Unfortunately, we did not even think about photographing or recording underwater in and around the circle. We will correct that next time. We simply could not imagine that circles would had gained so much publicity, and we were not there for circles or dealing with mysteries.
However, although we do not deal with mysteries, we deal with Posidonium. It is a law-protected and endangered Mediterranean endemic whose underwater meadows are one of the most important marine habitats of the Mediterranean. They are a hatchery, a nursery and a feeding place of a whole range of species, including many commercial types of fisheries.
Blacksmith in a meadow of posidonia
What is most interesting for readers is that Posidonium is the best possible defense against an invasive algal species of Caulerpa (which is still known by the fighting name of “killer algae”) because its meadows blocks its spread.
In other words, these interesting circles represent great and very likely irreversible damage, as Posidonium grows slowly, only 2 to 3 cm a year and is difficult to regenerate!
So, after returning to Split, we divided post photos on our Facebook Page in the hope that someone would come up with the solution to this “mystery”. However, all we got was that the same circles, 50 meters large and fairly well spaced, were present on Molat, Premuda and Dugi otok islands. On Dugi otok island, 28 of them (so much we have counted on the recordings which does not mean there weren’t any more).
As far as the last thing is concerned, it is easy to verify the age of aerial and satellite images. Records on Google Maps that show circles date back to July 2011, and for Arkod’s recordings we know that they were also made sometime in 2011. This means that the circles are certainly out there since July 2011 at least. When the State Geodetic Administration announces aerial photographs made before 1968, we may be able to find out if circles existed then.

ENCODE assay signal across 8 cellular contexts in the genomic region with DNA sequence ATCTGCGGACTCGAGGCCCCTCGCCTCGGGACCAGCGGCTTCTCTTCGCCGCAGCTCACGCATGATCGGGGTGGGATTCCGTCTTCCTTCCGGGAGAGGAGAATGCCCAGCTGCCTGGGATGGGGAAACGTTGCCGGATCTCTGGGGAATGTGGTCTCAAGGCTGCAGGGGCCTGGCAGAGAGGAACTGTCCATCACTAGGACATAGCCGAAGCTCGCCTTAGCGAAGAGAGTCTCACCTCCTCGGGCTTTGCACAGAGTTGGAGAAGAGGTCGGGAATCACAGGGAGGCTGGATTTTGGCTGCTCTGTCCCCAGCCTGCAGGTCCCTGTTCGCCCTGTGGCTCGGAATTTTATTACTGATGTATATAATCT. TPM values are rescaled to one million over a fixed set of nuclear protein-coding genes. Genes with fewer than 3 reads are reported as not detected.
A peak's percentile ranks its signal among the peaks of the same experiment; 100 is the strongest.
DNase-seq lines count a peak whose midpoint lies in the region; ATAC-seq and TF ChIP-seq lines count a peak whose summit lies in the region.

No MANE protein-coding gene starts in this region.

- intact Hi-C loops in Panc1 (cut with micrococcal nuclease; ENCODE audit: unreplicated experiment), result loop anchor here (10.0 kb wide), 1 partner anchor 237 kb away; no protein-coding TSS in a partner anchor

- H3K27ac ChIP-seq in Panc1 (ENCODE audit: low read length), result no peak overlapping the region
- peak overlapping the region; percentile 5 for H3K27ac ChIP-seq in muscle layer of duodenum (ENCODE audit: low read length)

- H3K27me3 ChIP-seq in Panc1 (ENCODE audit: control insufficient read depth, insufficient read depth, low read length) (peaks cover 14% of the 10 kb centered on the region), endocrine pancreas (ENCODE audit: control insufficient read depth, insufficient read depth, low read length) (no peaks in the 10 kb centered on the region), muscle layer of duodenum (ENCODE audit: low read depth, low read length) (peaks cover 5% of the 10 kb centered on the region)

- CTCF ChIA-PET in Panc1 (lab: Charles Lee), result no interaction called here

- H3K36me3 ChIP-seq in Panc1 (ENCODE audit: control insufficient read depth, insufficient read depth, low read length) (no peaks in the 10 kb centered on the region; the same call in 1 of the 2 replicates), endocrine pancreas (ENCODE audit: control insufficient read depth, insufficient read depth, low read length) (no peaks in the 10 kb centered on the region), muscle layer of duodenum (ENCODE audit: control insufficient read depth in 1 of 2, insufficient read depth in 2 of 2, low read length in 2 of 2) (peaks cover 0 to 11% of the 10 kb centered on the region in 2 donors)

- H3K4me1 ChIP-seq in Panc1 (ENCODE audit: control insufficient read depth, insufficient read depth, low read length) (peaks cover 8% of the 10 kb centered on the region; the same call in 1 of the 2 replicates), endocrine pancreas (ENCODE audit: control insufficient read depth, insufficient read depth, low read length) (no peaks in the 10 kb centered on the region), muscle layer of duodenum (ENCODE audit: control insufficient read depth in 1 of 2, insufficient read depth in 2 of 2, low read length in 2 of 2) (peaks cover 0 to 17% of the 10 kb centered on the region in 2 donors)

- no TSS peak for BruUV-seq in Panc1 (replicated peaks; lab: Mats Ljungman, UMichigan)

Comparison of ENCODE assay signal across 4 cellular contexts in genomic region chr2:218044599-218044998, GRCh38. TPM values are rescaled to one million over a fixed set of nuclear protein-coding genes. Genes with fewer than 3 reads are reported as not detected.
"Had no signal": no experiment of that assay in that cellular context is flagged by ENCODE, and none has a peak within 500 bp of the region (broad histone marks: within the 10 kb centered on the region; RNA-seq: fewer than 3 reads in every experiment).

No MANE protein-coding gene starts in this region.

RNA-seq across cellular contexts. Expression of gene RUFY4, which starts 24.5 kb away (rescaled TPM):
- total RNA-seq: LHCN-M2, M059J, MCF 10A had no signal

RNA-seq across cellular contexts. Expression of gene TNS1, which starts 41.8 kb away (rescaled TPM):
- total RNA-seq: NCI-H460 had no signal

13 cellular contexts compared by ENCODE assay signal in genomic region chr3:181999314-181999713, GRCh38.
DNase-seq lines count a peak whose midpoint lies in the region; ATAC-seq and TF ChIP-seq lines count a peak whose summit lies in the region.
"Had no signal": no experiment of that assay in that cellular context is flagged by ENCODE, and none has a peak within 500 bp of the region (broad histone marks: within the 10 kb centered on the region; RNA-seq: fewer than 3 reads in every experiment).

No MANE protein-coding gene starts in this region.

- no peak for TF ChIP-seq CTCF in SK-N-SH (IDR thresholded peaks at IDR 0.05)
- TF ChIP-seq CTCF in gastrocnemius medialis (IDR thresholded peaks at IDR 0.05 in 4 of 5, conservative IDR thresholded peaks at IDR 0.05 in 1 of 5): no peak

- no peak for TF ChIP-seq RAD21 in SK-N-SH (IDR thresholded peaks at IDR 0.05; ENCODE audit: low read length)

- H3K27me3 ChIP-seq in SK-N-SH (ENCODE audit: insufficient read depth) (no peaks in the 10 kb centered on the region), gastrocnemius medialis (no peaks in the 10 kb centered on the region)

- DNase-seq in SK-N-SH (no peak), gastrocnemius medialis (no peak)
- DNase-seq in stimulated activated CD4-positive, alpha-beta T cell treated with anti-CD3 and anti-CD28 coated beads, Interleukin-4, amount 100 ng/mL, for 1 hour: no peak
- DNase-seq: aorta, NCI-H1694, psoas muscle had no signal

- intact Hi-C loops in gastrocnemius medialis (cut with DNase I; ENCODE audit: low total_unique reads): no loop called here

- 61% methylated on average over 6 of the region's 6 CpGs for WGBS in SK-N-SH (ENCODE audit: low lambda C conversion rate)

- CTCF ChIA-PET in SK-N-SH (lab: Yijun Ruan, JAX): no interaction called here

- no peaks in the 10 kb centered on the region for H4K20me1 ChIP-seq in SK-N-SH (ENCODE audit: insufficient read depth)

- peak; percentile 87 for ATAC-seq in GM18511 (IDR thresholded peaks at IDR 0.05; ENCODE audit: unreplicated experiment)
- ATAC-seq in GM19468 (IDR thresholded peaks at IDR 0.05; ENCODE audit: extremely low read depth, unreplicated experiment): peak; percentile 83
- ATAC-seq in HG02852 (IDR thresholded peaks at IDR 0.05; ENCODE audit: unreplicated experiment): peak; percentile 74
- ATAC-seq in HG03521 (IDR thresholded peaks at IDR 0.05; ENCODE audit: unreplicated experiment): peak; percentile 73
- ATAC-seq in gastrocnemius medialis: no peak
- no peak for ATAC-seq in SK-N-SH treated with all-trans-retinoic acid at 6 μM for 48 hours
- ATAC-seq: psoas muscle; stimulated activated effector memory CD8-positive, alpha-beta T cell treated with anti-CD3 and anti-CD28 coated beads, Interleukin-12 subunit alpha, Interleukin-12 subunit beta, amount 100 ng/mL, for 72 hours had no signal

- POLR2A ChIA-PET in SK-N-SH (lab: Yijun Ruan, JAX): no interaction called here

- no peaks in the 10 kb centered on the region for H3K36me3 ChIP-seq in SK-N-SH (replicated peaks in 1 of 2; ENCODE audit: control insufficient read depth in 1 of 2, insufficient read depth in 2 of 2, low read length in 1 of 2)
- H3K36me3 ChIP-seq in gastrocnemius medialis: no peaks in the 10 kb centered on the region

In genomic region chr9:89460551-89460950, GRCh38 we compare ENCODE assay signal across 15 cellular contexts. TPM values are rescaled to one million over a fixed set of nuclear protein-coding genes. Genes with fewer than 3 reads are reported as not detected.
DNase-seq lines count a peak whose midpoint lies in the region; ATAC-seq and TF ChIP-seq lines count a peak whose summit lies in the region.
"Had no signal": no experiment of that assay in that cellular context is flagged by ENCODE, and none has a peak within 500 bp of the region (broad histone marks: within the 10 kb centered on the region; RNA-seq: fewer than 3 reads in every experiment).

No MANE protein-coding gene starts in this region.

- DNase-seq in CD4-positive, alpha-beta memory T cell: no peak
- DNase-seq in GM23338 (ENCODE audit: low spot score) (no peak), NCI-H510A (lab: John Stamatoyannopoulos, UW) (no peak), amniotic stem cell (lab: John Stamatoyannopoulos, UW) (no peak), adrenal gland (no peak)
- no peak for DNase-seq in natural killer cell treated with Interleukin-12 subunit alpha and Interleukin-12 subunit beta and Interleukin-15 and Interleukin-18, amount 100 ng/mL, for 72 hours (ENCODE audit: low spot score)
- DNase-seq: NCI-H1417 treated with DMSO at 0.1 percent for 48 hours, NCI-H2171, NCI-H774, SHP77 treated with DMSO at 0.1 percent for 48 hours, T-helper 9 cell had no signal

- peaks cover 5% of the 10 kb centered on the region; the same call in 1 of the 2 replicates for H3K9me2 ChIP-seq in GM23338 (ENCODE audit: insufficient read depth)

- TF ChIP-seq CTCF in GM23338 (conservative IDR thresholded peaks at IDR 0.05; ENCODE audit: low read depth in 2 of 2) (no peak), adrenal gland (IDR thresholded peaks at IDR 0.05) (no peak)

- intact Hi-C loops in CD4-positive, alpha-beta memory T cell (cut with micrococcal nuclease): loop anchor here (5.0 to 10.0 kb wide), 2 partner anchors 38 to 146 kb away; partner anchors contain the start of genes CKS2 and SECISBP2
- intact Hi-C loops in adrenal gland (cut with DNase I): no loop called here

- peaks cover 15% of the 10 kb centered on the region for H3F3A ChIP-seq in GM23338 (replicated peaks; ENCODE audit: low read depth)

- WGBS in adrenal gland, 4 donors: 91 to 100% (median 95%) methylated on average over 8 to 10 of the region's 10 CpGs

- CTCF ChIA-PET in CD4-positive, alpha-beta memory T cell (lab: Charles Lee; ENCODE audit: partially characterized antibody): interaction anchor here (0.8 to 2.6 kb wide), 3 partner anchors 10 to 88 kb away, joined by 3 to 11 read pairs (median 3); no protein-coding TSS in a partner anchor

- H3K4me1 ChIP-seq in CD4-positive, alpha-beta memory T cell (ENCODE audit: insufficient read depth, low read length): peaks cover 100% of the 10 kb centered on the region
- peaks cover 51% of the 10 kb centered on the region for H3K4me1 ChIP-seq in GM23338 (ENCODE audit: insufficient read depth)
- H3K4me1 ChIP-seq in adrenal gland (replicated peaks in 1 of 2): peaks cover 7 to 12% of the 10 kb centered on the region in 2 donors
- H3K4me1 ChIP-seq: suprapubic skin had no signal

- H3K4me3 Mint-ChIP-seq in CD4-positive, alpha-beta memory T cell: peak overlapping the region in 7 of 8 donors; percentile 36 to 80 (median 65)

Far from these assumptions and although many claim to know what is being done, until evidence is presented, no one can safely know how and when the circles have been formed. Here are some possible explanations in the order that is most likely to be ours.
Underwater explosions have proven to create proper circles in the underwater world. Tracks of dynamite hunting are unfortunately often present in the Adriatic, and in some parts, dynamite can also be considered as a traditional fishing tool (here is an example that tradition is not always worth preserving). Users, still known as “noblemen”, can often be recognized by their fingers, and in addition to the enormous damage they inflict on the underwater, there are known cases nearby divers deaths.
However, our circles differ from the circles generated in the dynamite in their repetition and size. The footage below shows the consequences of dynamite hunting. Circles are of different sizes (these in the photo vary from 5 to 15 meters) and are incorrectly arranged.
Of course, the illegal dynamite hunting can leave more regular patterns such as those in the next image (Kornat Island), but there are still clearly visible variations in circle sizes (10 to 30 meters).
We are not experts, but it would be logical to conclude that randomly casting dynamites, probably home-made or representing various military legacies (such as manual bomber or thunderbolt), can only cause each holes in posidonium to be equally large. In other words, we assume that something like this is necessary first, and then certain knowledge of explosives. Unless it is a case of a culprit who is a former specialists and suffers from an obsessive compulsive disorder, all his towels are arranged “on the line” and the dynamite holes are mathematically precise.